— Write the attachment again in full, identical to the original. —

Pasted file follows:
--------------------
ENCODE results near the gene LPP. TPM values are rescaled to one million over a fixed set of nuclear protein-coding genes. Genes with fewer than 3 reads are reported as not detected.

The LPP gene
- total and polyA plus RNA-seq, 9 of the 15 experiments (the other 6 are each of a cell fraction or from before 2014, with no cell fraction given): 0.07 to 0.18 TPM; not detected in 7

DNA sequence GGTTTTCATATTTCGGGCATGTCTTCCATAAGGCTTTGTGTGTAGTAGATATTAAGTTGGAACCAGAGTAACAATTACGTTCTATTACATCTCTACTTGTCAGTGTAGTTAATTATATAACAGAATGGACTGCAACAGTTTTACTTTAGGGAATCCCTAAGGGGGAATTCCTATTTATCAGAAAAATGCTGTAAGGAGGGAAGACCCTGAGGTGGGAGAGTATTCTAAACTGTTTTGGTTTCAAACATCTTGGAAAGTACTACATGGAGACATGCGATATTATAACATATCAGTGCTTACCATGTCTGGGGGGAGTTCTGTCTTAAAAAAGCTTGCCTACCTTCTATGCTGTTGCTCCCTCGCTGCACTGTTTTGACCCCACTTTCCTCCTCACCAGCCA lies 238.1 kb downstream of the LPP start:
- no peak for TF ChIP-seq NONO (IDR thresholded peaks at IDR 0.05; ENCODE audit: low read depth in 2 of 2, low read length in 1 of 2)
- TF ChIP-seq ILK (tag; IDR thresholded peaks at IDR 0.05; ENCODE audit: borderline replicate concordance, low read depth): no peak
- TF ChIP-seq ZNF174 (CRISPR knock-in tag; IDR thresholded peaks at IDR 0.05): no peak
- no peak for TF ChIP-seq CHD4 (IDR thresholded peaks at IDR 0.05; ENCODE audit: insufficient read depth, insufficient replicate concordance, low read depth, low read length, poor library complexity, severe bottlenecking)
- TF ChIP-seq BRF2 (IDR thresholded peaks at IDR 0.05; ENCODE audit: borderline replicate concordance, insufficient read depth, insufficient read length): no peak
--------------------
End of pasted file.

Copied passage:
ENCODE results near the gene LPP. TPM values are rescaled to one million over a fixed set of nuclear protein-coding genes. Genes with fewer than 3 reads are reported as not detected.

The LPP gene
- total and polyA plus RNA-seq, 9 of the 15 experiments (the other 6 are each of a cell fraction or from before 2014, with no cell fraction given): 0.07 to 0.18 TPM; not detected in 7

DNA sequence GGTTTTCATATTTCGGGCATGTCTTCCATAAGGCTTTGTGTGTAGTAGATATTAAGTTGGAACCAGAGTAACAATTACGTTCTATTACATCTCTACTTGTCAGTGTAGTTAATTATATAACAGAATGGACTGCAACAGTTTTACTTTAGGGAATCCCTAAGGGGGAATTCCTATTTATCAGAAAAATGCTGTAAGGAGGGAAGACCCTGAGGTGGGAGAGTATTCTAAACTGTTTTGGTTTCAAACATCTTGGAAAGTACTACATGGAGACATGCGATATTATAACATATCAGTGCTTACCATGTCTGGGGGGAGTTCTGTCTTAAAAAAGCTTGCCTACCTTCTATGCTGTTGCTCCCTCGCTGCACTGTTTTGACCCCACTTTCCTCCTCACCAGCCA lies 238.1 kb downstream of the LPP start:
- no peak for TF ChIP-seq NONO (IDR thresholded peaks at IDR 0.05; ENCODE audit: low read depth in 2 of 2, low read length in 1 of 2)
- TF ChIP-seq ILK (tag; IDR thresholded peaks at IDR 0.05; ENCODE audit: borderline replicate concordance, low read depth): no peak
- TF ChIP-seq ZNF174 (CRISPR knock-in tag; IDR thresholded peaks at IDR 0.05): no peak
- no peak for TF ChIP-seq CHD4 (IDR thresholded peaks at IDR 0.05; ENCODE audit: insufficient read depth, insufficient replicate concordance, low read depth, low read length, poor library complexity, severe bottlenecking)
- TF ChIP-seq BRF2 (IDR thresholded peaks at IDR 0.05; ENCODE audit: borderline replicate concordance, insufficient read depth, insufficient read length): no peak